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Exactly… and here is why…

In dry conditions I like ABS , but in snow and ice ,no,I had a Nissan pickup with 4 wheel ABS and I had some pretty scary events in semi slick conditions (were it would not begin to decelerate)So one day I said to myself you hear all the pros about ABS,so I will devise a little test,one day it put down 4-5 inches of wet snow,I was running about 30 mph,I jammed on the brakes ,stutter ,stutter ,no deceleration,so I said hmmmmm,(I knew how to go through the ABS EFFECT ) so I repeated the test by modulating the brakes(I even increased the speed by 5 mph-to about 35 mph for giggles) I was able to safely stop in half the distance .So that bore out my experience ,but make no mistake about it ,a vehicle with ABS(FIRST DEVELOPED FOR AIRCRAFT IN THE 30’S-to keep the planes on the runways) is usually safer most of the time,because you superior directional control.And nothing will help some distracted drivers ,perhaps maybe better driver training will help ,I maintain that it is to easy to get an operators permit,and no I am not an exceptional driver ,that is why I try to be careful and I will always let someone else drive if they will (unless they are intoxicated )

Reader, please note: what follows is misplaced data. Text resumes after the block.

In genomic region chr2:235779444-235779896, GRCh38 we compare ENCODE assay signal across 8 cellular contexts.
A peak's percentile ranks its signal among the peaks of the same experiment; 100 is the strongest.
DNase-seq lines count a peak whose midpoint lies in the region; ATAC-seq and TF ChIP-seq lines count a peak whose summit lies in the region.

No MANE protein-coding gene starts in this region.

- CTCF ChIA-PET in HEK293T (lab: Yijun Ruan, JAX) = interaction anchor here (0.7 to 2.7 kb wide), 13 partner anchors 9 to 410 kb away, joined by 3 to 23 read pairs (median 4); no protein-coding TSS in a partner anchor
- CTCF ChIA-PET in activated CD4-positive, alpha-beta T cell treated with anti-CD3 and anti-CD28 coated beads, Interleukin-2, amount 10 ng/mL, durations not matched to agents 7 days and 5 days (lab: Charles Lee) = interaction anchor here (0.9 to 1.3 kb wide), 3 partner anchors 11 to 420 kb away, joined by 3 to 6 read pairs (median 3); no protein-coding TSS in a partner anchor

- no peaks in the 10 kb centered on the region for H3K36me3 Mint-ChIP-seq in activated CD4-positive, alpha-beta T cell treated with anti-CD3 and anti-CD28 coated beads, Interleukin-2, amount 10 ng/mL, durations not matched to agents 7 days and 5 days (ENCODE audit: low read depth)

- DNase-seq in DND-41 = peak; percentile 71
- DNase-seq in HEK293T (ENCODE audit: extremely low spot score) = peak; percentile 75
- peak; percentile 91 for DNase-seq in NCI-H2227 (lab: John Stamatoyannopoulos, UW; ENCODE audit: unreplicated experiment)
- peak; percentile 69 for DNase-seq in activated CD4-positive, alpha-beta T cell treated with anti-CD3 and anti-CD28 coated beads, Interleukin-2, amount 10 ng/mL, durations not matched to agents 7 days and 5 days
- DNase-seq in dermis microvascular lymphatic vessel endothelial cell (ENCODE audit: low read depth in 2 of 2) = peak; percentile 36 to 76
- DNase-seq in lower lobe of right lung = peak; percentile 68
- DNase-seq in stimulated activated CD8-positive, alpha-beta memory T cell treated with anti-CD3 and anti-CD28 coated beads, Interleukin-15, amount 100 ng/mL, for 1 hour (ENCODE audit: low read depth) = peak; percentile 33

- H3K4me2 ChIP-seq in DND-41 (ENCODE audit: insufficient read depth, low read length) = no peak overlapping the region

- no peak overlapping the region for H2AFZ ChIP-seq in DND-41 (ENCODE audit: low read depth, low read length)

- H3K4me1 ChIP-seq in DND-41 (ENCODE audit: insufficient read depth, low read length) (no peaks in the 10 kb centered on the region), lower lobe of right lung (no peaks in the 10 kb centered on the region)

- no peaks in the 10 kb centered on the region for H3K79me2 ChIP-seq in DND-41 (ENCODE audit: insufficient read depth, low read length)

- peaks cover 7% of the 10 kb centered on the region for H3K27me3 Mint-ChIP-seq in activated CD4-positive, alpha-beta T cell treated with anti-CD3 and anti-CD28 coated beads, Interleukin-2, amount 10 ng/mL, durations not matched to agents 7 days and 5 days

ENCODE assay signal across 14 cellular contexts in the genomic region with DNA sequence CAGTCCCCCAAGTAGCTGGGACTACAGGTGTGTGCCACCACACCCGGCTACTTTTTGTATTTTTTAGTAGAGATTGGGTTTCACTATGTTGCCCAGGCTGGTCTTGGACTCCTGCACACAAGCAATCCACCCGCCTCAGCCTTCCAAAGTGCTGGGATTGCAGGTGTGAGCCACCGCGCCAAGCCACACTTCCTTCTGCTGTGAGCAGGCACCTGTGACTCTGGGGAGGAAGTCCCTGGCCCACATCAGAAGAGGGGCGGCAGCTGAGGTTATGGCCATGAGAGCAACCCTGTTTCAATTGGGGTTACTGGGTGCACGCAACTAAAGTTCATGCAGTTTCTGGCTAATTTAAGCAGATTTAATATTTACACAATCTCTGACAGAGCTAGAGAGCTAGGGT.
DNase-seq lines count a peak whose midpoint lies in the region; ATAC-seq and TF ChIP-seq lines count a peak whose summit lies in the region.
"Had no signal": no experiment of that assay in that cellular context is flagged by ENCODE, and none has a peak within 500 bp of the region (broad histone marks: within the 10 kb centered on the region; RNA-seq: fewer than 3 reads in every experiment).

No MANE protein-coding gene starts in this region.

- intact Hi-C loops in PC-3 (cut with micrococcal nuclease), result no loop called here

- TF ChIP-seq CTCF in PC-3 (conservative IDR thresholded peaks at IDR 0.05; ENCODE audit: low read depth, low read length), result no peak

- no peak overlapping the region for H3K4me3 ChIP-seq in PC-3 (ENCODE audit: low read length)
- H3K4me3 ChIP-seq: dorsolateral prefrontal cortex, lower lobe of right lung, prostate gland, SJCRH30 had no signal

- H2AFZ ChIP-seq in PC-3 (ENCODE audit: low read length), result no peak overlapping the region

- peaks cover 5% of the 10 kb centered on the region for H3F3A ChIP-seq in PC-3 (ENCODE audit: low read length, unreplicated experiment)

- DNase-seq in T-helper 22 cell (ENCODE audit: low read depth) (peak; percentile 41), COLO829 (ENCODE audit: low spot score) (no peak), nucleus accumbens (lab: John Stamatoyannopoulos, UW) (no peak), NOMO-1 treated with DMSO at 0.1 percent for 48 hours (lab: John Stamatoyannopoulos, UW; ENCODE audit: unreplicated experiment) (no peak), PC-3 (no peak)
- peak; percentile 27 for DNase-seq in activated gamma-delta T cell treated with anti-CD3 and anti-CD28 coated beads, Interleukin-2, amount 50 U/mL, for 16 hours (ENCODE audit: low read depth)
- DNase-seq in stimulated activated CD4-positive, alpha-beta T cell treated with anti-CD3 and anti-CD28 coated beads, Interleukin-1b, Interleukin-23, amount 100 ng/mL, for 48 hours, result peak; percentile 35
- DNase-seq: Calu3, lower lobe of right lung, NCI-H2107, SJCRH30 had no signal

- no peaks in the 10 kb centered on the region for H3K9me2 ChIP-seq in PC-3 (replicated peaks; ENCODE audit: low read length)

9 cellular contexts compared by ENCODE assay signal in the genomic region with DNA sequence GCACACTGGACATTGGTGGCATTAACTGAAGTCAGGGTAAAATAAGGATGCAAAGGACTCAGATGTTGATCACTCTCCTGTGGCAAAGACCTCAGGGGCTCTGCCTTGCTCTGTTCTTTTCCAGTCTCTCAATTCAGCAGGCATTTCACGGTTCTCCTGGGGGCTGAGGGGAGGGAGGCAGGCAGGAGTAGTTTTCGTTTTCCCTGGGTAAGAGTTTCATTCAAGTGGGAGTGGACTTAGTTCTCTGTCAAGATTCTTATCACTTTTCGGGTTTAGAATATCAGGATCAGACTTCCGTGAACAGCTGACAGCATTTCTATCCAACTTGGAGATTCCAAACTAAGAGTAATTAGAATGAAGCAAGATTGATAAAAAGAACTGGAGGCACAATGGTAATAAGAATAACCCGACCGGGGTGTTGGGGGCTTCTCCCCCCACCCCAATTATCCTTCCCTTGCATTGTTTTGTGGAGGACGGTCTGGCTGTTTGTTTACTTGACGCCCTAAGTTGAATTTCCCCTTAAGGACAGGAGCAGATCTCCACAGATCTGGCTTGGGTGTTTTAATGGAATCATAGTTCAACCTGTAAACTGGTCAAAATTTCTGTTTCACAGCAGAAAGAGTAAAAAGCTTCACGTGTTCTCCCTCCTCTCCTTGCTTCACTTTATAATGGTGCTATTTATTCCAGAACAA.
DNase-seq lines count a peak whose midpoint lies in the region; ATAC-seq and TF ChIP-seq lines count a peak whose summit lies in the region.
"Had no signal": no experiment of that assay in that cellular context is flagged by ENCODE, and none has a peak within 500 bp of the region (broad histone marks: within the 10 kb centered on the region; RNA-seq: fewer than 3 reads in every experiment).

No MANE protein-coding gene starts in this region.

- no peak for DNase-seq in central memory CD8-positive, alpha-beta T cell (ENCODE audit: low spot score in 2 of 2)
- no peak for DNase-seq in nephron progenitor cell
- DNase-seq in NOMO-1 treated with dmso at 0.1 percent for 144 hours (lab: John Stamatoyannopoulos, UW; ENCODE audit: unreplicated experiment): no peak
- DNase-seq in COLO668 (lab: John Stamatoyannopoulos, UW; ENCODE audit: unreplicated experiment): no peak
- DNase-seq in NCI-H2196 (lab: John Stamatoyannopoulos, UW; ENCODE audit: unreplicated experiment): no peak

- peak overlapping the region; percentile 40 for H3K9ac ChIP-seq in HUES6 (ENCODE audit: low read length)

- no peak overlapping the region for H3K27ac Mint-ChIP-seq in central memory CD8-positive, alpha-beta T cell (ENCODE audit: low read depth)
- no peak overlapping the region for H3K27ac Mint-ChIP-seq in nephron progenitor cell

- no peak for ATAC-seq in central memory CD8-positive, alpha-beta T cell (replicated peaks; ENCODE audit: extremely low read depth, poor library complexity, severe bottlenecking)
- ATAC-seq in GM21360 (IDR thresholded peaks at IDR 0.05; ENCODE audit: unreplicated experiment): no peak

Snow and ice is where ABS shines. As I said it’s not the stopping that’s the best feature. It’s the steering control you have. And then there’s traction control. Great for ice.

ABS is terrible on icy roads. I speak from experience. And what’s the point of being able to maintain control of the vehicle at the expense of lengthened stopping distance? There’s generally no place to go but straight! Of into a tree or onto a sidewalk perhaps.

I’ve argued the illusion of ABS for years. It’s almost like religion. Those who believe in it cannot be convinced otherwise unless they actually have to use it on slippery or gravelly roads. Those who don’t like it are generally those who have experienced its weakness… as I have (on ice). The ABS advocates are simply those who have never had to use it in poor traction conditions.